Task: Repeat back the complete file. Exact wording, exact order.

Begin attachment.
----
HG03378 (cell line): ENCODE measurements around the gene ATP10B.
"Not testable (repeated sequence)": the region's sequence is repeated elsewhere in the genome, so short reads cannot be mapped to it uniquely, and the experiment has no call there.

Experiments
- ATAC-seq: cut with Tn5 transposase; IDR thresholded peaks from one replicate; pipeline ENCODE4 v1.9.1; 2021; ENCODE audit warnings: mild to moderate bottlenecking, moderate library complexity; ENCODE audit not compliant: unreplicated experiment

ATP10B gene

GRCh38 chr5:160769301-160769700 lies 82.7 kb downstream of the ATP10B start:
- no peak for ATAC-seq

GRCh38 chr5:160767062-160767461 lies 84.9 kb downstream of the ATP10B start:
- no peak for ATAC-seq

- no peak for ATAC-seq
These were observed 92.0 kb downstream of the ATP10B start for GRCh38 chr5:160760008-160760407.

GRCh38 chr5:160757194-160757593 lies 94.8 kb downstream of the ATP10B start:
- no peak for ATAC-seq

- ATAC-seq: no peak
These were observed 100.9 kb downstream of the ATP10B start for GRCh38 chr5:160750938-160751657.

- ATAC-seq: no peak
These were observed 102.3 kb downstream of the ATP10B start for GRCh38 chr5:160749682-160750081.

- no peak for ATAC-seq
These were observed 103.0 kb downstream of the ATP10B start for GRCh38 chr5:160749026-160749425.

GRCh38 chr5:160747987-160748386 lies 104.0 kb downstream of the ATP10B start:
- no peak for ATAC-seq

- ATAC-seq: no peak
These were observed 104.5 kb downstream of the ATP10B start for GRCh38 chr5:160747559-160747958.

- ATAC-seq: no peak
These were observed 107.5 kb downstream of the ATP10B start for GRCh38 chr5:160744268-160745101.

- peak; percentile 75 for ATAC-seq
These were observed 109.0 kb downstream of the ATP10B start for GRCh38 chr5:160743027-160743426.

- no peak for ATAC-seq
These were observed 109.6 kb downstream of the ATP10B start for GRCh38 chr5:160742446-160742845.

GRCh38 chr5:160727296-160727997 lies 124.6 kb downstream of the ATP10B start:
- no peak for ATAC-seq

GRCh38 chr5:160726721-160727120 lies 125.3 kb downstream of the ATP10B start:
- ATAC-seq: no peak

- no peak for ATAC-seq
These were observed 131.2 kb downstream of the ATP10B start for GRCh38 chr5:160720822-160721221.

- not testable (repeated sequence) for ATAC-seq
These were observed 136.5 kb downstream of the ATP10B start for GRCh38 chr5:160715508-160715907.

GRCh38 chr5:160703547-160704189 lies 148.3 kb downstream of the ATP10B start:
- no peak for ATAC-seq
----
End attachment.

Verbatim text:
HG03378 (cell line): ENCODE measurements around the gene ATP10B.
"Not testable (repeated sequence)": the region's sequence is repeated elsewhere in the genome, so short reads cannot be mapped to it uniquely, and the experiment has no call there.

Experiments
- ATAC-seq: cut with Tn5 transposase; IDR thresholded peaks from one replicate; pipeline ENCODE4 v1.9.1; 2021; ENCODE audit warnings: mild to moderate bottlenecking, moderate library complexity; ENCODE audit not compliant: unreplicated experiment

ATP10B gene

GRCh38 chr5:160769301-160769700 lies 82.7 kb downstream of the ATP10B start:
- no peak for ATAC-seq

GRCh38 chr5:160767062-160767461 lies 84.9 kb downstream of the ATP10B start:
- no peak for ATAC-seq

- no peak for ATAC-seq
These were observed 92.0 kb downstream of the ATP10B start for GRCh38 chr5:160760008-160760407.

GRCh38 chr5:160757194-160757593 lies 94.8 kb downstream of the ATP10B start:
- no peak for ATAC-seq

- ATAC-seq: no peak
These were observed 100.9 kb downstream of the ATP10B start for GRCh38 chr5:160750938-160751657.

- ATAC-seq: no peak
These were observed 102.3 kb downstream of the ATP10B start for GRCh38 chr5:160749682-160750081.

- no peak for ATAC-seq
These were observed 103.0 kb downstream of the ATP10B start for GRCh38 chr5:160749026-160749425.

GRCh38 chr5:160747987-160748386 lies 104.0 kb downstream of the ATP10B start:
- no peak for ATAC-seq

- ATAC-seq: no peak
These were observed 104.5 kb downstream of the ATP10B start for GRCh38 chr5:160747559-160747958.

- ATAC-seq: no peak
These were observed 107.5 kb downstream of the ATP10B start for GRCh38 chr5:160744268-160745101.

- peak; percentile 75 for ATAC-seq
These were observed 109.0 kb downstream of the ATP10B start for GRCh38 chr5:160743027-160743426.

- no peak for ATAC-seq
These were observed 109.6 kb downstream of the ATP10B start for GRCh38 chr5:160742446-160742845.

GRCh38 chr5:160727296-160727997 lies 124.6 kb downstream of the ATP10B start:
- no peak for ATAC-seq

GRCh38 chr5:160726721-160727120 lies 125.3 kb downstream of the ATP10B start:
- ATAC-seq: no peak

- no peak for ATAC-seq
These were observed 131.2 kb downstream of the ATP10B start for GRCh38 chr5:160720822-160721221.

- not testable (repeated sequence) for ATAC-seq
These were observed 136.5 kb downstream of the ATP10B start for GRCh38 chr5:160715508-160715907.

GRCh38 chr5:160703547-160704189 lies 148.3 kb downstream of the ATP10B start:
- no peak for ATAC-seq